Emily Velasco whipped up some cool test patterns to help me diagnose problems with my port of AnimatedGIF Arduino library example, rendering to my ESP_8_BIT_composite color video out library. But that wasn’t where she first noticed a problem. That honor went to the new animated GIF she created upon my request for something nifty to demonstrate my library.
This started when I copied an example from the AnimatedGIF library for the port. After I added the code to copy between my double buffers to keep them consistent, I saw it was a short clip of Homer Simpson from The Simpsons TV show. While the legal department of Fox is unlikely to devote resources to prosecute authors of an Arduino library, I was not willing to take the risk. Another popular animated GIF is Nyan Cat, which I had used for an earlier project. But despite its online spread, there is actual legal ownership associated with the rainbow-pooping pop tart cat. Complete with lawsuits enforcing that right and, yes, an NFT. Bah.
I wanted to stay far away from any legal uncertainties. So I asked Emily if she would be willing to create something just for this demo as an alternate to Homer Simpson and Nyan Cat. For the inspirational subject, I suggested a picture she posted of her cat sleeping on her giant squid pillow.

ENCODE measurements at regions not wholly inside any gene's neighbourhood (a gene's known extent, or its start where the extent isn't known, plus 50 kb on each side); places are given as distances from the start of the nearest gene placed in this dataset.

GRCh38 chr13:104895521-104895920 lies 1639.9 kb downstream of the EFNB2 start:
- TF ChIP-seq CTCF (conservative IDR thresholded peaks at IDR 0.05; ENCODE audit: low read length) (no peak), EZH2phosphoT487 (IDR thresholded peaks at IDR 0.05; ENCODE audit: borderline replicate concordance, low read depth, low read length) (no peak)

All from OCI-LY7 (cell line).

A few messages back and forth later, Emily created Cat and Giant Squid complete with a backstory of an intergalactic adventuring duo.
Here they are on an seamlessly looping background, flying off to their next adventure. Emily has released this art under the CC BY-SA (Creative Commons Attribution-ShareAlike) 4.0 license. And I have happily incorporated it into
ESP_8_BIT_composite library as an example of how to show animated GIFs on an analog TV. When I showed the first draft, she noticed a visual artifact that I eventually diagnosed to missing X-axis offsets. After I fixed that, the animation played beautifully on my TV. Caveat: the title image of this post is hampered by the fact it’s hard to capture a CRT on camera.